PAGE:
“The bottom line is we are built to talk, share, and get it out,” Bohl-Penrod, who leads the Southern California CISM team, says. “Firefighters have to find a safe harbor somewhere to share what's going on so it doesn't get trapped inside.”
After CISM debriefings, some fire departments offer licensed therapists, while others offer helplines for firefighters, as well as their friends and family, and workshops to teach coping skills or identifying peers in crisis. Helping loved ones support the firefighter in their life is crucial, Dill explains.
"When we look at our data of the approximately 1,430 firefighters and EMS that have taken their lives, the number one known reason is marriage and family relationships," Dill says.
Firefighters must be able to access support without involving their fire departments, Bohl-Penrod stresses. Many firefighters fear losing professional opportunities or being suspended if they admit they are having a hard time. A 2017 study including over 2,000 first responders -- nurses, firefighters, police officers -- found that 50 percent of first responders think their supervisor will treat them differently if they seek help for their mental health.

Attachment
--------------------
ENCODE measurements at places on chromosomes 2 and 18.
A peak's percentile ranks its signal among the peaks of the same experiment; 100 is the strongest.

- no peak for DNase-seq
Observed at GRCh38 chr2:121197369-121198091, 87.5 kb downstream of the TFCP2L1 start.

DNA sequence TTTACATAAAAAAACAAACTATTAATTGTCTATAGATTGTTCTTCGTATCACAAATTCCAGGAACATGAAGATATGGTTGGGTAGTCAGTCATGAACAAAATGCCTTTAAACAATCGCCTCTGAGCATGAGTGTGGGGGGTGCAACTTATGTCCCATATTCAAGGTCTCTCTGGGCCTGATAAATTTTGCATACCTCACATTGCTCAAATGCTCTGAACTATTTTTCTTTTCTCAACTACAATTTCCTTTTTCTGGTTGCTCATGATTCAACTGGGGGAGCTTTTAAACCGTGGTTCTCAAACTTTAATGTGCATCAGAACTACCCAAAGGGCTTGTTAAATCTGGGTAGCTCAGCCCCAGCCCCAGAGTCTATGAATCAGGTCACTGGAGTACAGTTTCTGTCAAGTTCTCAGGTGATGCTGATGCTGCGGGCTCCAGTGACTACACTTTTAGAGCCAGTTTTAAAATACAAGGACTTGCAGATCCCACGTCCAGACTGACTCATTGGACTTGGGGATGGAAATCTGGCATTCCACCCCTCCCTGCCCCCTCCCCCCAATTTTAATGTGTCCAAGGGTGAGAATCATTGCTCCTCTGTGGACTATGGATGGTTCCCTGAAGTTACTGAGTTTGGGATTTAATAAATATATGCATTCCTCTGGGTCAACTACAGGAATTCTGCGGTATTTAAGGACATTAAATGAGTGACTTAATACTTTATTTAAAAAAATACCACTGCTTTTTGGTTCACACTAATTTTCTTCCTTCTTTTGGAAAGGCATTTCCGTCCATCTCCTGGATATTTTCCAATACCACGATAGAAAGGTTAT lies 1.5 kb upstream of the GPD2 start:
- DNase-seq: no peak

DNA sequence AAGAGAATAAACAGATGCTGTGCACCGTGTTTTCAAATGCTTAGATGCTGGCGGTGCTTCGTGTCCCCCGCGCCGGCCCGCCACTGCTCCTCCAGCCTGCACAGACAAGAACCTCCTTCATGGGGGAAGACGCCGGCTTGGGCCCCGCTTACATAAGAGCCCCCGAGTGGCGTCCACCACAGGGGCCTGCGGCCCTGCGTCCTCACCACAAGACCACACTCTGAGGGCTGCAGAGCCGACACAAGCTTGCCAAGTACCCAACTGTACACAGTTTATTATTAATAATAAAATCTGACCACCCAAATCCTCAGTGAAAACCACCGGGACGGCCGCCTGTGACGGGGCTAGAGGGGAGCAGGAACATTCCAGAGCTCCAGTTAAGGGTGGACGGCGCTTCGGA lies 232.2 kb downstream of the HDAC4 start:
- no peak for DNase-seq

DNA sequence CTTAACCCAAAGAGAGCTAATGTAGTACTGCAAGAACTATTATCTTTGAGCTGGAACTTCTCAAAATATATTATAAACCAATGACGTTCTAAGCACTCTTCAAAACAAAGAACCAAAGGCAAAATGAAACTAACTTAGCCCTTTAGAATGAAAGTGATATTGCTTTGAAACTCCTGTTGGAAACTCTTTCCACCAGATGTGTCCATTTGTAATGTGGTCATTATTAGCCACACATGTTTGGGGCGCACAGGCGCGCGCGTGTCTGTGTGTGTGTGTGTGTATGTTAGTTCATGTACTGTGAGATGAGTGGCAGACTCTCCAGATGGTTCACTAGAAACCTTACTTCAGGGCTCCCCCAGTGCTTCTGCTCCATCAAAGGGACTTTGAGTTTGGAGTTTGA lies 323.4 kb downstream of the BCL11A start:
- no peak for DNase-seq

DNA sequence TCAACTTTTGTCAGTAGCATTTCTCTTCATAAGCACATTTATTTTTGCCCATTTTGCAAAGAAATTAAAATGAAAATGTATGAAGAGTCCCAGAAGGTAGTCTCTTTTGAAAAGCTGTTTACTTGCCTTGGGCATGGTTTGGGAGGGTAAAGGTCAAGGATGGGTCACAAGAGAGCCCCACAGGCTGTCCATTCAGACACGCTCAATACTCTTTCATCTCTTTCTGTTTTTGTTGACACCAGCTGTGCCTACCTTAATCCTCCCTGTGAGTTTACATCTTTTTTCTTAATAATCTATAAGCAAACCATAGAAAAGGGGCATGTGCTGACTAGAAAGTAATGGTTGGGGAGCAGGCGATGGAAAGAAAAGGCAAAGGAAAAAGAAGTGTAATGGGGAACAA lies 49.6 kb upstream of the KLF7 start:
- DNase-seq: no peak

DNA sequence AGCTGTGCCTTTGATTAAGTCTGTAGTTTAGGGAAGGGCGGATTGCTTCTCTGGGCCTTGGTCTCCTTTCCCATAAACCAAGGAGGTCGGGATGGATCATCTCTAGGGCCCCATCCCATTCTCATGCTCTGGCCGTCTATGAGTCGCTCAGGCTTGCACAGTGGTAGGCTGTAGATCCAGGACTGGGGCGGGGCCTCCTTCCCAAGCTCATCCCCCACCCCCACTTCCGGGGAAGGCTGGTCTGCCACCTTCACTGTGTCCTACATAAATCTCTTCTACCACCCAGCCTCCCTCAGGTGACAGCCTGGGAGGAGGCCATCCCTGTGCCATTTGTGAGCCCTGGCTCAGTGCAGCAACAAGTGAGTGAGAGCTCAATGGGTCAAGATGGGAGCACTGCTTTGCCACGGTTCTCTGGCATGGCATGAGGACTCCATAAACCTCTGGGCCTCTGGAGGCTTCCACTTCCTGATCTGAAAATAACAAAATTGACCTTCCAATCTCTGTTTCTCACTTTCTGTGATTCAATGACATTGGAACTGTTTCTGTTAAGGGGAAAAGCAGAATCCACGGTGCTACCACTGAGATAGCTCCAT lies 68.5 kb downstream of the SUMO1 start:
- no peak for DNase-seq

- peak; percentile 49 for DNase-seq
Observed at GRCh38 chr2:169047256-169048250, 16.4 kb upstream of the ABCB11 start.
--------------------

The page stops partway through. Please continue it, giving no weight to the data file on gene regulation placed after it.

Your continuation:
"In the last 18 months, I've had seven firefighters call me up and say, 'Jeff, I went and got help. I was diagnosed with PTSD and I was fired,'" Dill tells me.
Despite the startling rates of post-traumatic stress and suicide, agency officials are often “skittish” about saying mental illness can be a byproduct of the job, Hartwig says.
“You're never going to get anybody from an official capacity to say, ‘Yep, it's a danger. There's a liability and we have it. Where do I write the check?”
Ironically, taxpayers who scoff at that reality are also relieved that government agencies don’t pay for everything, Hartwig says. But things are changing slowly.
“It used to be, 'Suck it up,' or 'That didn't bother you, right?' Or, 'If that bothers you, and you come tell me, then I'm probably gonna put you on admin leave and we're going to send you to a psychiatrist to see if you're 'normal,'” Hartwig says. “We've gone from that in my career to, ‘It's ok to not be ok.’”
Now, in Hartwig's and many other fire departments around the country, people share the healthy and unhealthy ways they stay mentally fit and have access to confidential mental health resources.
Over the next 20 years, 11 states across the country are predicted to see the average annual area burned increase by 500 percent. Whether fire agencies have the resources to meet this scorching future is uncertain. Firefighter shortages are popping up all over the nation, and retention is at an “unprecedented” low level, Ben says.